The thief must have had an attack of conscience, because he returned the wallet with nothing missing from it.
… it is a politician's natural instinct to avoid taking any stand that seems controversial unless and until the voters demand it or conscience absolutely requires it. —Al Gore, An Inconvenient Truth, 2006
We like to imagine literature as the still, small voice of human conscience. It is that only rarely, however. Actively and passively, it has always borne along pernicious ideas. —Marilynne Robinson, New York Times Book Review, 15 Mar. 1987
The rat had no morals, no —conscience, no scruples, no consideration, no decency … —E. B. White, Charlotte's Web, 1952
So she had lied to him, but so had he to her, they were quits on that score and his conscience was calm. —Bernard Malamud, The Magic Barrel, (1950) 1958
Middle English, from Anglo-French, from Latin conscientia, from conscient-, consciens, present participle of conscire to be conscious, be conscious of guilt, from com- + scire to know — more at science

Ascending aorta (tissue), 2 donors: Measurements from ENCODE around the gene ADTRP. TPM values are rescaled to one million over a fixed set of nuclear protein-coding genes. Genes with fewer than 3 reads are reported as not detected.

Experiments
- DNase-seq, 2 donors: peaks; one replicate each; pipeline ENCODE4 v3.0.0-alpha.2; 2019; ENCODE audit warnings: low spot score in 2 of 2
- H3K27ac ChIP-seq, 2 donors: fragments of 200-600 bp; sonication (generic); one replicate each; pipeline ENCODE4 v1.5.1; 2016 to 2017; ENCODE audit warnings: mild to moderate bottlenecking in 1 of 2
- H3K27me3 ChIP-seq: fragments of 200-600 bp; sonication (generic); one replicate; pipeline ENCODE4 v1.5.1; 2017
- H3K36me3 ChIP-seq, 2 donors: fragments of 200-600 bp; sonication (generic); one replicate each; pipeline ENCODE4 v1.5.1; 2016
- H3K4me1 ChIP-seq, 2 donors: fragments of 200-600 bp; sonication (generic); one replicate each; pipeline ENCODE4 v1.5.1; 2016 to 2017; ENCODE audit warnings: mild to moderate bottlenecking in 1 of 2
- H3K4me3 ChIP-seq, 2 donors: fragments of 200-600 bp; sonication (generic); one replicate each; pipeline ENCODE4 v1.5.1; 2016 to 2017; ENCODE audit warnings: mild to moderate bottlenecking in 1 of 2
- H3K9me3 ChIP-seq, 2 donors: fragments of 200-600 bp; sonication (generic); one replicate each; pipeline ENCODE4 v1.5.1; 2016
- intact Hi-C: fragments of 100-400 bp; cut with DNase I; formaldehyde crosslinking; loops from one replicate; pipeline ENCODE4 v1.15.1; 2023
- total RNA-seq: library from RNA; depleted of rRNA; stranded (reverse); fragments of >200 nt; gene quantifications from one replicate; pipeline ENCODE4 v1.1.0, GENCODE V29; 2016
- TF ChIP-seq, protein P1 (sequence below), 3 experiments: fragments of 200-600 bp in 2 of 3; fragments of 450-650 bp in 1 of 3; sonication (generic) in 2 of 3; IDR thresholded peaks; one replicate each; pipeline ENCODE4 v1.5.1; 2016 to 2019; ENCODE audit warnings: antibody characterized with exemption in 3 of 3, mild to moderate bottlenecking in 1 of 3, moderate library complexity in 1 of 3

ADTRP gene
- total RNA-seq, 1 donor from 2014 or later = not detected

: a sense of right and wrong and a feeling that what is right should be done <Her conscience told her to tell the truth.>
Word Root of CONSCIENCE
The Latin word scīre, meaning “to know” or “to understand,” gives us the root sci. Words from the Latin scīre have something to do with knowing or understanding. Science is the understanding of the world and how everything in it works. A person's conscience is the knowledge of right and wrong and the feeling that he or she should do right. Anything that is conscious knows what it is feeling.
Medical Definition of CONSCIENCE
: the part of the superego in psychoanalysis that transmits commands and admonitions to the ego